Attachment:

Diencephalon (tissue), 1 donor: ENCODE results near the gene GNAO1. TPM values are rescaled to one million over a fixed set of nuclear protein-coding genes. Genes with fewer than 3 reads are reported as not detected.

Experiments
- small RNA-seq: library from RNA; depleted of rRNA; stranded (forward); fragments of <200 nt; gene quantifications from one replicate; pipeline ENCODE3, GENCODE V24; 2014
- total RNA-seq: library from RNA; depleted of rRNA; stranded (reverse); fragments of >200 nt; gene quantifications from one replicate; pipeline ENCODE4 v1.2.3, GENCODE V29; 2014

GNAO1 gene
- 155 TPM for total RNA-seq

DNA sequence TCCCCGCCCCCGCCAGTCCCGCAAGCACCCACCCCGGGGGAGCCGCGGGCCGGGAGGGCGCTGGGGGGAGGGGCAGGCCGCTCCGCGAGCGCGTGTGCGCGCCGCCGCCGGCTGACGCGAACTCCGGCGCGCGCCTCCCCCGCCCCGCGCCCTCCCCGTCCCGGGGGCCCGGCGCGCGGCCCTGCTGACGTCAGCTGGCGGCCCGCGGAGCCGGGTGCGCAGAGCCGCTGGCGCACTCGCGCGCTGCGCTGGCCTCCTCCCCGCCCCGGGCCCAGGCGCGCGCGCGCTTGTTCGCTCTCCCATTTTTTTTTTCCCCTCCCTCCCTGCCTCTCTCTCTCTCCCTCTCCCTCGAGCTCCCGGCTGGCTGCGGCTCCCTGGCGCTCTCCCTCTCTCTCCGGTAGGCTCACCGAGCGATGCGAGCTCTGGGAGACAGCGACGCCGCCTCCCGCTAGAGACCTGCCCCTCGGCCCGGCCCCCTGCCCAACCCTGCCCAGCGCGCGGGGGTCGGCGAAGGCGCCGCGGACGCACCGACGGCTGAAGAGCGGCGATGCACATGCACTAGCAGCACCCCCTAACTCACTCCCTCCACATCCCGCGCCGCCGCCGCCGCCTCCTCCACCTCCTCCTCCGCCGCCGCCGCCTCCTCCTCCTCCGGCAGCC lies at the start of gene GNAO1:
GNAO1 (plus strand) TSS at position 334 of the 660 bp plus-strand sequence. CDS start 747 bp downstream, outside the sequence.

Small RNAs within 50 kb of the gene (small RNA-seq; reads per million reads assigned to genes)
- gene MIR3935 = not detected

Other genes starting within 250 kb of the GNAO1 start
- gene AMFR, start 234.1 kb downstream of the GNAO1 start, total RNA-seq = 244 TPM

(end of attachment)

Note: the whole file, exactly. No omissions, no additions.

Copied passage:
Diencephalon (tissue), 1 donor: ENCODE results near the gene GNAO1. TPM values are rescaled to one million over a fixed set of nuclear protein-coding genes. Genes with fewer than 3 reads are reported as not detected.

Experiments
- small RNA-seq: library from RNA; depleted of rRNA; stranded (forward); fragments of <200 nt; gene quantifications from one replicate; pipeline ENCODE3, GENCODE V24; 2014
- total RNA-seq: library from RNA; depleted of rRNA; stranded (reverse); fragments of >200 nt; gene quantifications from one replicate; pipeline ENCODE4 v1.2.3, GENCODE V29; 2014

GNAO1 gene
- 155 TPM for total RNA-seq

DNA sequence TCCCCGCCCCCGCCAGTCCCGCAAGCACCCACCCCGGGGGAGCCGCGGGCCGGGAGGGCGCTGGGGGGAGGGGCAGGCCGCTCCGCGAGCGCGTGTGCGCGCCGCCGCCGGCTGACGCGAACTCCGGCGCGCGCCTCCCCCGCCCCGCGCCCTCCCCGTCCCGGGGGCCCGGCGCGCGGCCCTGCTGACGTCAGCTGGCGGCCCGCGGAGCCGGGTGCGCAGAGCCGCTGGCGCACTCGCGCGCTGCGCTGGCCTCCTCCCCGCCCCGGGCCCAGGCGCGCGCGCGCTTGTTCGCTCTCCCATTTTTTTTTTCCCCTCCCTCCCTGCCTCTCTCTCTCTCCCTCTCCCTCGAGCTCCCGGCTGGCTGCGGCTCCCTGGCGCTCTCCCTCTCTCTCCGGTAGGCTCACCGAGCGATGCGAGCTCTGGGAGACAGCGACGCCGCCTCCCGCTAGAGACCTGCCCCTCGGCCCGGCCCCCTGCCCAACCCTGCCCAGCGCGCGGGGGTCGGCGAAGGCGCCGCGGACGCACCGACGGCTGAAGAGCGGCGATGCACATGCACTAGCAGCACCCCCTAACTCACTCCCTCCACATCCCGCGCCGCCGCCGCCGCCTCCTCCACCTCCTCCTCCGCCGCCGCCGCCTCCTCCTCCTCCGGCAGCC lies at the start of gene GNAO1:
GNAO1 (plus strand) TSS at position 334 of the 660 bp plus-strand sequence. CDS start 747 bp downstream, outside the sequence.

Small RNAs within 50 kb of the gene (small RNA-seq; reads per million reads assigned to genes)
- gene MIR3935 = not detected

Other genes starting within 250 kb of the GNAO1 start
- gene AMFR, start 234.1 kb downstream of the GNAO1 start, total RNA-seq = 244 TPM